While I sleep, my memory plays. This morning, I remembered something I hadn’t thought about in a long time. I added it where it belonged–to the beginning of yesterday’s post. 2001: In January I read Mary Gordon’s The Rest of … Continue reading
At dinner one new year’s eve, my father told us that one day it wouldn’t be 19 anything; it would be 2000. And when it was the year 2000, he said, he would be 67. He laughed, as if that were … Continue reading
1999: Across the pond, the euro is born, but here at home, there are carpools times a thousand, dentist appointments, doctor appointments, snacks for all the various games, watching the various games, school conferences, the grocery times a thousand, the meals that … Continue reading
The assignment sounds straightforward enough. Select a small shelf of books that represent you–the books that have changed your life, that have made you who you are today, your favorite favorites. My Ideal Bookshelf. Jane Mount, a wonderful artist, asked over … Continue reading
As some of you may know from my recent post, last week, Jennifer Egan’s book, A Visit from the Goon Squad, won the National Book Critics Circle Award for Fiction. This morning it was also long-listed for the Orange Prize for Fiction.
A Visit From the Goon Squad is brilliant. It’s not a novel in the traditional sense. The chapters can be read and appreciated as stand-alone pieces. In fact, four have been published that way: “Selling the General” in the anthology This Is Not Chick Lit published in 2006; and three in The New Yorker: “Found Objects” (Chapter 1) in the December 10, 2007 issue, “Safari” (Chapter 4) in the January 11, 2010 issue, and “Ask Me If I Care” (Chapter 3) in the March 8, 2010 issue.
In her review in The New York Times, Janet Maslin is unsure whether the book is “a novel, a collection of carefully arranged interlocking stories or simply a display of Ms. Egan’s extreme virtuosity.” In an interview on Selected Shorts, Jennifer Egan referred to sections of her book as stories and also as chapters of a longer book.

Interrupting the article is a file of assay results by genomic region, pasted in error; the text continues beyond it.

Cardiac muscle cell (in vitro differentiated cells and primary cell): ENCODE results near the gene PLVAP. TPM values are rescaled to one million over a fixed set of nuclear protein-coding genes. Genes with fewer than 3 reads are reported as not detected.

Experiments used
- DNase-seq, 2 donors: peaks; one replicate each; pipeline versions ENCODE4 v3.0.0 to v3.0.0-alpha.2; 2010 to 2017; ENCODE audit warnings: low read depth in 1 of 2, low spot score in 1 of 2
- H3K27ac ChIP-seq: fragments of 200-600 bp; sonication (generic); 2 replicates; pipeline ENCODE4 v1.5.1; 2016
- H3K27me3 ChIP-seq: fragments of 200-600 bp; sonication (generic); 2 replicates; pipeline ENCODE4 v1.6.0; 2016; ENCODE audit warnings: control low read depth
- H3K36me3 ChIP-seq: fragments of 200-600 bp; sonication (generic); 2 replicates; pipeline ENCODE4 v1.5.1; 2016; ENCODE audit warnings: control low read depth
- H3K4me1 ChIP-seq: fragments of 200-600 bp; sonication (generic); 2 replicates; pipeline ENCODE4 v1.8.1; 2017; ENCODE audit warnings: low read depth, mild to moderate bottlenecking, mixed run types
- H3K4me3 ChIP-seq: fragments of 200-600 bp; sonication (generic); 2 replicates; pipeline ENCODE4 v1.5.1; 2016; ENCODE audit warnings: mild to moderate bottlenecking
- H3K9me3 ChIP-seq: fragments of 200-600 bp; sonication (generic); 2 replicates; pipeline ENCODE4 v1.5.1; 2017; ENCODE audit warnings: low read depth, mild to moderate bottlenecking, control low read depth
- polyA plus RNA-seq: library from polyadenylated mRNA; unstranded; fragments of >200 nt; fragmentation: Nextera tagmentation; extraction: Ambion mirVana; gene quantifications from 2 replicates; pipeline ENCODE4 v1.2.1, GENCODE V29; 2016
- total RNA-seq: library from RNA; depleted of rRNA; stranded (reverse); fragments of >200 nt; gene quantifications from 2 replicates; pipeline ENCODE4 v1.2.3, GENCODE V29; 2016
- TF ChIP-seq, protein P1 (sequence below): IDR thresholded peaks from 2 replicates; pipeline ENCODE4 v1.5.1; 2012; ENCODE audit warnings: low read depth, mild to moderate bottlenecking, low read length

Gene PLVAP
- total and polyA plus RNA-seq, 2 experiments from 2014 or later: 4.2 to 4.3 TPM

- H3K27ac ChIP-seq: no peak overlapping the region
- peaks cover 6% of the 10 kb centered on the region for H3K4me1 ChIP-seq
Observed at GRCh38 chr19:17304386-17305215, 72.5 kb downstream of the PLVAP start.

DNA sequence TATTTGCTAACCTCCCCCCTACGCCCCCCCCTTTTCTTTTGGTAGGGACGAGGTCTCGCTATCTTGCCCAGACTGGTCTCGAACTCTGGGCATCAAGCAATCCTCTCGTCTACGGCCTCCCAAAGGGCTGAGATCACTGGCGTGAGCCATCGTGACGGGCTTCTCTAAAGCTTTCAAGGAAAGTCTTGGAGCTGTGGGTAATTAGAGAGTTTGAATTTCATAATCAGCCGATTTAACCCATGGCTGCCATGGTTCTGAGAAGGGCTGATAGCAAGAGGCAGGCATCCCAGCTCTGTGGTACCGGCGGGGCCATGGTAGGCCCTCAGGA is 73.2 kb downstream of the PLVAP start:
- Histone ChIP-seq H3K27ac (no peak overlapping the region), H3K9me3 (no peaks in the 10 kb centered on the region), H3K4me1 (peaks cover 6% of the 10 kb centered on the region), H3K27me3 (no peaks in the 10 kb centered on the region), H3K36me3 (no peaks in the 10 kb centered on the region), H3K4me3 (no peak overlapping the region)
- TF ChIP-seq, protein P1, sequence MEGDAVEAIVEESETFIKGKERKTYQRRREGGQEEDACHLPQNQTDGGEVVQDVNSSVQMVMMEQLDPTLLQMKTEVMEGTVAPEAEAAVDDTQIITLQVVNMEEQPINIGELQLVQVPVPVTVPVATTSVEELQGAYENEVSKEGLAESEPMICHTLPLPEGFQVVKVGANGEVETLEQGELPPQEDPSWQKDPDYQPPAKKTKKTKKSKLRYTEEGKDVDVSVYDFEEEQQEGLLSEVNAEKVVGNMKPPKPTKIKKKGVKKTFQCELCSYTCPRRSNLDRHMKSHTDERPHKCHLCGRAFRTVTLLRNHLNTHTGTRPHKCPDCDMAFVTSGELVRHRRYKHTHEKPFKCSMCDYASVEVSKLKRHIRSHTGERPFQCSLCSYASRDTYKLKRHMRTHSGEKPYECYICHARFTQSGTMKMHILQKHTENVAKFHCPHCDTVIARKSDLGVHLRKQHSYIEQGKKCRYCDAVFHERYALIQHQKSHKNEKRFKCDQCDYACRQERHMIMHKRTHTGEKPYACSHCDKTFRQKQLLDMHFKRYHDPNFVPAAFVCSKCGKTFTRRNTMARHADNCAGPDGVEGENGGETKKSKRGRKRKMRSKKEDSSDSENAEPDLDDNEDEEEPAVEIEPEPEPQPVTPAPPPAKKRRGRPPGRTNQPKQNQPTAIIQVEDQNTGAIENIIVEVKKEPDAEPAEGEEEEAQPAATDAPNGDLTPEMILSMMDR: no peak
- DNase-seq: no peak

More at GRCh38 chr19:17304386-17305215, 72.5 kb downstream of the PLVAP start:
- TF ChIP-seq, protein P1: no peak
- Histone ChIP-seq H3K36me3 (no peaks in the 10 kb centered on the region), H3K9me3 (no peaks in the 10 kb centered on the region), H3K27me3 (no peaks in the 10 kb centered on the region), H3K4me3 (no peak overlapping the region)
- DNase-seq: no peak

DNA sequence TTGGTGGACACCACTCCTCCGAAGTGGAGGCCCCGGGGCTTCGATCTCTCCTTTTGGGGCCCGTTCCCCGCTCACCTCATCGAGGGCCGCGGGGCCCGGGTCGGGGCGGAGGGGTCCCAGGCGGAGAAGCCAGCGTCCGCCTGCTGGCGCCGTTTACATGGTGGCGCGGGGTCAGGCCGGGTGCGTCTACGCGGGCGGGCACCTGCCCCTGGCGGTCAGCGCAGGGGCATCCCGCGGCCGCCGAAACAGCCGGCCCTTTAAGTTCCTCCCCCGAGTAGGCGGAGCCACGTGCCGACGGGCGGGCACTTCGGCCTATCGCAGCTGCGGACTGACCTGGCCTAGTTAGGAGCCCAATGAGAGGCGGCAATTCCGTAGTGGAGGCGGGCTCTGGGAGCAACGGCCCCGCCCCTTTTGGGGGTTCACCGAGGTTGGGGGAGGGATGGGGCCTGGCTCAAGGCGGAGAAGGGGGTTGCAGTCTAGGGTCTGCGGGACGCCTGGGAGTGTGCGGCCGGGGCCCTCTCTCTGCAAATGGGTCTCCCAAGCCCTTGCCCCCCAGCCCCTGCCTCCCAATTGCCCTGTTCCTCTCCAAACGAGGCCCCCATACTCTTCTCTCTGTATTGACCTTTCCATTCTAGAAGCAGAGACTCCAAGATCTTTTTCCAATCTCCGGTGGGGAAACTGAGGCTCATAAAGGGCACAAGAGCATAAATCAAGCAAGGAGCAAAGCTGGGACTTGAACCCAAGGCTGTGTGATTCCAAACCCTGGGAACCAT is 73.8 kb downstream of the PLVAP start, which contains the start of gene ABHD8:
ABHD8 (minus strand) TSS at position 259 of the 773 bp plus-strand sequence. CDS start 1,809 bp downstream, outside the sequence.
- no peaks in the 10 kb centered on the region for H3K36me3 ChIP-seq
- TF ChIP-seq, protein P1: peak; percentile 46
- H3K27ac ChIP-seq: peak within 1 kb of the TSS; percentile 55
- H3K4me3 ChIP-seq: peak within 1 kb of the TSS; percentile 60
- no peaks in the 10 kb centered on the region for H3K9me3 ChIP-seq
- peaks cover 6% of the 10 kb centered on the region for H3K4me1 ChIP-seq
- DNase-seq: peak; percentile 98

The chapters move backward and forward, and part of the pleasure of reading each one is to figure out where we are in time. From Chapter 13: “Pure Language:”
Time’s a goon, right? You gonna let that goon push you around?
And there are sufficient clues—dates, ages, references to events we’ve read about in other chapters—that the reader enjoys the challenge and never feels frustrated. And after all we should struggle with time, for that is the subject of the book. Time. Who we were then, who we are now, and how we got from there to here—from side A to side B.
From Chapter 7: “A to B:”
The album’s called A to B, right? Bosco said. “And that’s the question I want to hit straight on: how did I go from being a rock star to being a fat fuck no one cares about? Let’s not pretend it didn’t happen.
In the same Selected Shorts interview, Egan said, “And one of the principles of the longer book is that each chapter had to be written in a very different way technically from all the others.”
Because each of the chapters has its own separate sound, when they all play together, the result is the answer to E. M. Forster’s question in Aspects of the Novel:
Is there any effect in novels comparable to the effect of the Fifth Symphony as a whole, where, when the orchestra stops, we hear something that has never actually been played?
The first in a series of posts on A Visit From the Goon Squad. For the second post, click Pure Egan.
cross-posted at The Contrary Blog